The Role of Growth Cone Adhesion in Neuronal Morphogenesis, as Demonstrated by Interactions with Fibronectin and Laminin

  • Paul Letourneau
  • Sherry Rogers
  • James Hammarback
  • Anne Madsen
  • Sally Palm
  • James McCarthy
  • Leo Furcht
  • Donna Bozyczko
  • Alan Horwitz
Part of the NATO ASI Series book series (volume 5)

Abstract

The embryonic formation of nerve fibers (axons and dendrites) by neurons is both complex and regular. For example, the arrangement of nerves at the brachial plexus and beyond in the vertebrate forelimb is predictable within members of a species, yet is distinct from the pattern of other species. Such precise axonal pathways are forged by the activities of extending nerve fiber tips, first named the growth cone by Santiago Ramon y Cajal (1890). As holds for all cell movements, growth cones can be studied in terms of distinct questions: what starts, what maintains, what regulates the directions of and what stops growth cone movements (Trinkaus, 1984)? Each question probes a different facet of growth cone behavior, and answers to each may involve different intrinsic and extrinsic factors. In the case of the growth cone, morphogenetic behavior can be divided into five distinct activities; neurite elongation, turning, branching, retraction and synaptogenesis. Consistent patterns of nerve fiber pathways, such as in the brachial plexus, arise from the readout of developmental programs that determine these five growth cone activities.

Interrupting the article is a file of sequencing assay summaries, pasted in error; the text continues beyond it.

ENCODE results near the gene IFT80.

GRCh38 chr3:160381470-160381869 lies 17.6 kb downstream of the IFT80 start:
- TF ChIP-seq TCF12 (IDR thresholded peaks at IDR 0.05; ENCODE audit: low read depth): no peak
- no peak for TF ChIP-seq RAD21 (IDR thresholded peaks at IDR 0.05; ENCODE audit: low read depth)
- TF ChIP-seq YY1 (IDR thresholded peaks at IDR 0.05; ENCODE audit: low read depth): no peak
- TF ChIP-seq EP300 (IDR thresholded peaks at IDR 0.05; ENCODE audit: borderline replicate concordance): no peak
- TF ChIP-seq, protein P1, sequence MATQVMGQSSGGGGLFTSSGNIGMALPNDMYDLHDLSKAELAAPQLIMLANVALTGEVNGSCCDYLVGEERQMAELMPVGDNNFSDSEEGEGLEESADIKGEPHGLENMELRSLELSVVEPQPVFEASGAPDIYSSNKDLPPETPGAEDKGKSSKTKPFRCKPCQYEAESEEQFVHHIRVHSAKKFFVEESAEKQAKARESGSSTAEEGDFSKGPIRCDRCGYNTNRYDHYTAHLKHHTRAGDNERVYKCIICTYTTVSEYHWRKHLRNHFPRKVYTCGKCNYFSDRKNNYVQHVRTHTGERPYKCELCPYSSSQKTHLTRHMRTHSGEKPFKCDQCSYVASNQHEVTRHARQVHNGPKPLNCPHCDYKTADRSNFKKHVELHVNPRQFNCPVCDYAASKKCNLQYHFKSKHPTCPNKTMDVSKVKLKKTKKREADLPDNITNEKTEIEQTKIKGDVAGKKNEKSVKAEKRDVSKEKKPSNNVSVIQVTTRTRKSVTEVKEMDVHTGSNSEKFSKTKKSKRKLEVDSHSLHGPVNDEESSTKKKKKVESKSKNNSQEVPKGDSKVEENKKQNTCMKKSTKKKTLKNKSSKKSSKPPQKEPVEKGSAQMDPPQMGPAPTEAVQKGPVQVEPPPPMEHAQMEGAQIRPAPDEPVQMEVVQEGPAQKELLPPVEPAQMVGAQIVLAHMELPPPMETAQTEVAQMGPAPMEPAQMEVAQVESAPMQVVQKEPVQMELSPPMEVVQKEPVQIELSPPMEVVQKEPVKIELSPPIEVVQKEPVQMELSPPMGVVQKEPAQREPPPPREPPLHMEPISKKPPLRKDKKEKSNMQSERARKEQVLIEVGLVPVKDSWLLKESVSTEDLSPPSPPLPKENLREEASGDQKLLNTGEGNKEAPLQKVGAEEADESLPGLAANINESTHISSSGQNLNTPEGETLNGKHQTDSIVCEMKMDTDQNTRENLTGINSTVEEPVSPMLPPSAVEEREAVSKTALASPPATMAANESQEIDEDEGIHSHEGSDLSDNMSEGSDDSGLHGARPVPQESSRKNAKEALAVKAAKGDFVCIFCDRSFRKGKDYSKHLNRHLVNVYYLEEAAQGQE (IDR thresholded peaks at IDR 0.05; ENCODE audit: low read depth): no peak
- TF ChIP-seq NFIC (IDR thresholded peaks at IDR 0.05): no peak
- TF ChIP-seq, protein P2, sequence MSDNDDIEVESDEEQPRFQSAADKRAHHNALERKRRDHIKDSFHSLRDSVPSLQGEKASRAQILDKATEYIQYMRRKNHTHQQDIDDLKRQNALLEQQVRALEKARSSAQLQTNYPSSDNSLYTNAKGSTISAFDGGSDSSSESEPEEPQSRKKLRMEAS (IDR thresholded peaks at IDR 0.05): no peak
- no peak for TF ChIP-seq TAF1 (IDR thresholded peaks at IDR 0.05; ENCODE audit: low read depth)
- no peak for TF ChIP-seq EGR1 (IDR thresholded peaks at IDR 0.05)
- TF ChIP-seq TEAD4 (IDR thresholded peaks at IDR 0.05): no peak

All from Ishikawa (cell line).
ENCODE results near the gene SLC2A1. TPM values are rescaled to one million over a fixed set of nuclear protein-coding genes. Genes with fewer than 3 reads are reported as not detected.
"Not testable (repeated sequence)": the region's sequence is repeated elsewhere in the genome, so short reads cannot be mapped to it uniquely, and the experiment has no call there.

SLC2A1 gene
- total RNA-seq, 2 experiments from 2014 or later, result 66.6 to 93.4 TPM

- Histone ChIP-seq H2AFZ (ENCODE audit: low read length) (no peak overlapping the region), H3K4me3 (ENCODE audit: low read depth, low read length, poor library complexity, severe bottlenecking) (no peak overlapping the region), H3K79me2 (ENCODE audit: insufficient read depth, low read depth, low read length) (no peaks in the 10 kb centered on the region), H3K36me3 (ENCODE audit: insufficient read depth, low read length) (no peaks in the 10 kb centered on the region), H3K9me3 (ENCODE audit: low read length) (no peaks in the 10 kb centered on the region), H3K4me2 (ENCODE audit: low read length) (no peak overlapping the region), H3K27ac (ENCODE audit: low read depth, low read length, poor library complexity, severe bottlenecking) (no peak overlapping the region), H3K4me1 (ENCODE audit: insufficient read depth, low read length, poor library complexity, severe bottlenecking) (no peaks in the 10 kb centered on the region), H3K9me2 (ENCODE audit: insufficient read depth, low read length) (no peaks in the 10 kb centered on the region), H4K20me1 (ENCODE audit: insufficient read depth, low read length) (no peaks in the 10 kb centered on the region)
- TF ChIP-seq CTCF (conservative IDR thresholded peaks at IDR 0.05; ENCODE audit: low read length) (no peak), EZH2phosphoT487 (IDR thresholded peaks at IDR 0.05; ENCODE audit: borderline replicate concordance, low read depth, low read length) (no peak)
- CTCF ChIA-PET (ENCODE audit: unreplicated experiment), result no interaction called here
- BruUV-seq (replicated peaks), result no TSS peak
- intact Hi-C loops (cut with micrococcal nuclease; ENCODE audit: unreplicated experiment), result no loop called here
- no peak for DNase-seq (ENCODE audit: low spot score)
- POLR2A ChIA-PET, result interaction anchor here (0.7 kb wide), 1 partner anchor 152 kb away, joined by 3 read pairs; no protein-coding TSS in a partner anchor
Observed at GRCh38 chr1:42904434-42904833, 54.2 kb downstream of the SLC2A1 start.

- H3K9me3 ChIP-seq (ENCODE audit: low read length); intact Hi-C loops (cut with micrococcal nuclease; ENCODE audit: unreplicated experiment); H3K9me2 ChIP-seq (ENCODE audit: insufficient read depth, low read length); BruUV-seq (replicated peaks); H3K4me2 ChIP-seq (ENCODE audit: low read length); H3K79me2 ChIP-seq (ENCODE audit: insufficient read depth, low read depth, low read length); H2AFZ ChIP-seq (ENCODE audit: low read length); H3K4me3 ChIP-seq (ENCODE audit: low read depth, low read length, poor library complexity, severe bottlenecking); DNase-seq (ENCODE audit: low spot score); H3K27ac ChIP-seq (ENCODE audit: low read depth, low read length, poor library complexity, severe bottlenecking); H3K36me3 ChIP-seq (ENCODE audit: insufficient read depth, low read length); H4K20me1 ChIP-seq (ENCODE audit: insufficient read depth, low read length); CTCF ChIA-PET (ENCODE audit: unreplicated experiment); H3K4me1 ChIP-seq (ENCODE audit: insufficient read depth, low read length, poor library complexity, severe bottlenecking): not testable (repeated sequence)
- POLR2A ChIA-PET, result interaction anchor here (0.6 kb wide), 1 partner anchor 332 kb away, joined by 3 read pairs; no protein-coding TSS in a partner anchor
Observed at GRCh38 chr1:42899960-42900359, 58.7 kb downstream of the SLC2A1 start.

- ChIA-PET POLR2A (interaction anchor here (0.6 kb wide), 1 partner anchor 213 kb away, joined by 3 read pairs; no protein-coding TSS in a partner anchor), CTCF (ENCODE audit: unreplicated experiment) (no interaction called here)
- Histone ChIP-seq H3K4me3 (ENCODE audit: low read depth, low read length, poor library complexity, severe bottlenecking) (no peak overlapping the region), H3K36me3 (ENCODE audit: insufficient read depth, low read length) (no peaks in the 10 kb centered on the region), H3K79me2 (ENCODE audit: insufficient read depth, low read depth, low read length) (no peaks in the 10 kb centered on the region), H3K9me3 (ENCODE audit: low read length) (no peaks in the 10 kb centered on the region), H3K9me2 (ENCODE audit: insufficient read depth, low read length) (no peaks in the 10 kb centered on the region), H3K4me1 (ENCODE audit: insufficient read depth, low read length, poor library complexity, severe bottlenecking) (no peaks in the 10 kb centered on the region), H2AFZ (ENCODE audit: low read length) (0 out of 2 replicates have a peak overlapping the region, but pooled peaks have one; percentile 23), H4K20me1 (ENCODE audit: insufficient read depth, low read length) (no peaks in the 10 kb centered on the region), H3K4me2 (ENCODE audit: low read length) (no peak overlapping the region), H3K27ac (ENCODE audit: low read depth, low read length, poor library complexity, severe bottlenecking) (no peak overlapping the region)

Keywords

Migration Albumin Agarose Heparin Carboxyl 

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Copyright information

© Springer-Verlag Berlin 1988

Authors and Affiliations

  • Paul Letourneau
    • 1
  • Sherry Rogers
    • 3
  • James Hammarback
    • 4
  • Anne Madsen
    • 1
  • Sally Palm
    • 2
  • James McCarthy
    • 2
  • Leo Furcht
    • 2
  • Donna Bozyczko
    • 5
  • Alan Horwitz
    • 5
  1. 1.Department of Cell Biology and NeuroanatomyUniversity of MinnesotaMinneapolisUSA
  2. 2.Department of Laboratory Medicine and PathologyUniversity of MinnesotaMinneapolisUSA
  3. 3.Department of AnatomyUniversity of New MexicoAlbuquerqueUSA
  4. 4.Worcester Foundation for Experimental BiologyShrewsburyUSA
  5. 5.Department of Biochemistry and BiophysicsUniversity of PennsylvaniaPhiladelphiaUSA

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